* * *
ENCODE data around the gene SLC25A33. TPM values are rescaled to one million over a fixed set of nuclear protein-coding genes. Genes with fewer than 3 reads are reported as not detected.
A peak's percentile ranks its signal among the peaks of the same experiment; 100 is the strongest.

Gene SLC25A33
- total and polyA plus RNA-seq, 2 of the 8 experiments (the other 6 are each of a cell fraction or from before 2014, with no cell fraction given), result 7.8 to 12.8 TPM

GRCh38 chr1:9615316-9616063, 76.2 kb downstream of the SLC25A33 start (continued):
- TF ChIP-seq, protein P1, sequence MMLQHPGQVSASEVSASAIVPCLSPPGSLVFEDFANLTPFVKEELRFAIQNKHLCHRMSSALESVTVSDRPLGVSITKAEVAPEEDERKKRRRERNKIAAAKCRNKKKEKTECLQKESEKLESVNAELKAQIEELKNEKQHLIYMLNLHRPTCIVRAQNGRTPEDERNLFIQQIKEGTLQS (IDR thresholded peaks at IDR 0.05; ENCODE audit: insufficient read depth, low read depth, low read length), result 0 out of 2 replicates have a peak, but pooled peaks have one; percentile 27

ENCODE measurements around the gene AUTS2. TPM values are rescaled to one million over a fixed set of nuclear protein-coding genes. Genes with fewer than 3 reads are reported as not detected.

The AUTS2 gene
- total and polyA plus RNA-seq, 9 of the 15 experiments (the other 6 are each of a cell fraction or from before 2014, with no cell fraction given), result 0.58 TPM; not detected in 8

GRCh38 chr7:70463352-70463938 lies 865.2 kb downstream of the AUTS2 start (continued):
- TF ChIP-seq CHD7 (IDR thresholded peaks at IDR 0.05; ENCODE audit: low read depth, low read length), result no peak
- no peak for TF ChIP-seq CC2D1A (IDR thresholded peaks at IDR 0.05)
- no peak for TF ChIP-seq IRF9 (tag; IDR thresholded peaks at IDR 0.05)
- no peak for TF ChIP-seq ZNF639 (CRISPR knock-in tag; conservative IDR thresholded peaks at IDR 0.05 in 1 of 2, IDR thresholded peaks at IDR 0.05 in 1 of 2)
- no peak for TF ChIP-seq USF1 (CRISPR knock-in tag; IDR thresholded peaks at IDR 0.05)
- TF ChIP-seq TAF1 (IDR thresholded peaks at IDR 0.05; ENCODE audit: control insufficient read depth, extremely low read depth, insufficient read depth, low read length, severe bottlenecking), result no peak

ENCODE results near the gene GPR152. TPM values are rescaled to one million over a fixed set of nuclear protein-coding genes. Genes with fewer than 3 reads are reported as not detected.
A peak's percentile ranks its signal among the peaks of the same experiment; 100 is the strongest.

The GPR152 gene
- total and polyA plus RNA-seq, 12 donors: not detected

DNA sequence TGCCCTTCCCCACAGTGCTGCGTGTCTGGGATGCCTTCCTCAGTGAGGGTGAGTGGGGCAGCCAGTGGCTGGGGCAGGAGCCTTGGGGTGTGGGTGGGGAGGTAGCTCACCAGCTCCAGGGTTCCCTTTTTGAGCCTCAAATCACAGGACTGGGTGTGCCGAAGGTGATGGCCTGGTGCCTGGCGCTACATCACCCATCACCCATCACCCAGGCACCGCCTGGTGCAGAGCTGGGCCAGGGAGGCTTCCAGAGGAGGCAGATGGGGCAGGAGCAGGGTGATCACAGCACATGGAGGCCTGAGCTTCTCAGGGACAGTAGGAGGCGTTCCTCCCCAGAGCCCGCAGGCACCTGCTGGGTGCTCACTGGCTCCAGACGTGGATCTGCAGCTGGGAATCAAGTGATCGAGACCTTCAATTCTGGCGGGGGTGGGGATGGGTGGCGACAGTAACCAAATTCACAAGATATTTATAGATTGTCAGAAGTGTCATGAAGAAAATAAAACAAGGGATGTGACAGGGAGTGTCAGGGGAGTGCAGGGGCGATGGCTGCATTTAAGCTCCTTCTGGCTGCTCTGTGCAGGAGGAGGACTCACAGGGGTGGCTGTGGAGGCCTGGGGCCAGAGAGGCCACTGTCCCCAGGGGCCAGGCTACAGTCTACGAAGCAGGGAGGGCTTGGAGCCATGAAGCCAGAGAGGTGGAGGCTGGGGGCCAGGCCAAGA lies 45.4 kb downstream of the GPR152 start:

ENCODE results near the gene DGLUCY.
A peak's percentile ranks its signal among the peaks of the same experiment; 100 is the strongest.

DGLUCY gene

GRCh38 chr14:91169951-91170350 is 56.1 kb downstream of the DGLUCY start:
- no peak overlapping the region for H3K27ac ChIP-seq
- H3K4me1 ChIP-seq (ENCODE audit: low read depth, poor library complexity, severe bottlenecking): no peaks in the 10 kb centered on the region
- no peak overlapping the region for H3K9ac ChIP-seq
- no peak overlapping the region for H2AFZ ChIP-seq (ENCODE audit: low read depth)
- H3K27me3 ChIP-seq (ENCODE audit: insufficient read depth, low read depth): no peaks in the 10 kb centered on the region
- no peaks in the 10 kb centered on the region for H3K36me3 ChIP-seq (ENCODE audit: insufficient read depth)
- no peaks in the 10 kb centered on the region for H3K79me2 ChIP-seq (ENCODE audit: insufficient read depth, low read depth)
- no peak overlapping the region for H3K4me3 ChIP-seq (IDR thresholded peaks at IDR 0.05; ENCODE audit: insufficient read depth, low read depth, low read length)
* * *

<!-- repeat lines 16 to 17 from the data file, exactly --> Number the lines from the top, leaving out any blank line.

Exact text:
- TF ChIP-seq TAF1 (IDR thresholded peaks at IDR 0.05; ENCODE audit: control insufficient read depth, extremely low read depth, insufficient read depth, low read length, severe bottlenecking), result no peak

ENCODE results near the gene GPR152. TPM values are rescaled to one million over a fixed set of nuclear protein-coding genes. Genes with fewer than 3 reads are reported as not detected.